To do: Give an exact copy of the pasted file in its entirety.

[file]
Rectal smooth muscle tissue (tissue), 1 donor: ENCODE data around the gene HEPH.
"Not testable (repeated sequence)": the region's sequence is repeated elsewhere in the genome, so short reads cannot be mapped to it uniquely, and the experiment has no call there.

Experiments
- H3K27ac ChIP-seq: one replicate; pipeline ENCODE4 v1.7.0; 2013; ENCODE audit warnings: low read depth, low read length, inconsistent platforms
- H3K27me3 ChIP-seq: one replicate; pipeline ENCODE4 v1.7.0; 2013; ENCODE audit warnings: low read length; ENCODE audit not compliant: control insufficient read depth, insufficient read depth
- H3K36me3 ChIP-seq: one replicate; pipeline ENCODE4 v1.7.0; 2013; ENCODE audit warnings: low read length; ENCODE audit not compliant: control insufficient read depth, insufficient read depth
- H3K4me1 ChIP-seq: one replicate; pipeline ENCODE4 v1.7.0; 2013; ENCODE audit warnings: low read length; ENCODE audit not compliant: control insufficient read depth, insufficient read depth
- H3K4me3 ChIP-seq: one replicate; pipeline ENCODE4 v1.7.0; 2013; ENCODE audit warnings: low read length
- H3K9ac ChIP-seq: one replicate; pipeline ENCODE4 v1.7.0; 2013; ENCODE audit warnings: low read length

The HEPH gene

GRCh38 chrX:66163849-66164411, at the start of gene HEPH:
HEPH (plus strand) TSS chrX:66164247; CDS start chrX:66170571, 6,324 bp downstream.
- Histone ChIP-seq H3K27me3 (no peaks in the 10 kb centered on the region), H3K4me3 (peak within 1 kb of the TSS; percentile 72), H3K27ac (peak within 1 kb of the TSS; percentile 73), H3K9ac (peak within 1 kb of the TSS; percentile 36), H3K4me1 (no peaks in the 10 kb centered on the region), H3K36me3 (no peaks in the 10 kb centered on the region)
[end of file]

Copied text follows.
Rectal smooth muscle tissue (tissue), 1 donor: ENCODE data around the gene HEPH.
"Not testable (repeated sequence)": the region's sequence is repeated elsewhere in the genome, so short reads cannot be mapped to it uniquely, and the experiment has no call there.

Experiments
- H3K27ac ChIP-seq: one replicate; pipeline ENCODE4 v1.7.0; 2013; ENCODE audit warnings: low read depth, low read length, inconsistent platforms
- H3K27me3 ChIP-seq: one replicate; pipeline ENCODE4 v1.7.0; 2013; ENCODE audit warnings: low read length; ENCODE audit not compliant: control insufficient read depth, insufficient read depth
- H3K36me3 ChIP-seq: one replicate; pipeline ENCODE4 v1.7.0; 2013; ENCODE audit warnings: low read length; ENCODE audit not compliant: control insufficient read depth, insufficient read depth
- H3K4me1 ChIP-seq: one replicate; pipeline ENCODE4 v1.7.0; 2013; ENCODE audit warnings: low read length; ENCODE audit not compliant: control insufficient read depth, insufficient read depth
- H3K4me3 ChIP-seq: one replicate; pipeline ENCODE4 v1.7.0; 2013; ENCODE audit warnings: low read length
- H3K9ac ChIP-seq: one replicate; pipeline ENCODE4 v1.7.0; 2013; ENCODE audit warnings: low read length

The HEPH gene

GRCh38 chrX:66163849-66164411, at the start of gene HEPH:
HEPH (plus strand) TSS chrX:66164247; CDS start chrX:66170571, 6,324 bp downstream.
- Histone ChIP-seq H3K27me3 (no peaks in the 10 kb centered on the region), H3K4me3 (peak within 1 kb of the TSS; percentile 72), H3K27ac (peak within 1 kb of the TSS; percentile 73), H3K9ac (peak within 1 kb of the TSS; percentile 36), H3K4me1 (no peaks in the 10 kb centered on the region), H3K36me3 (no peaks in the 10 kb centered on the region)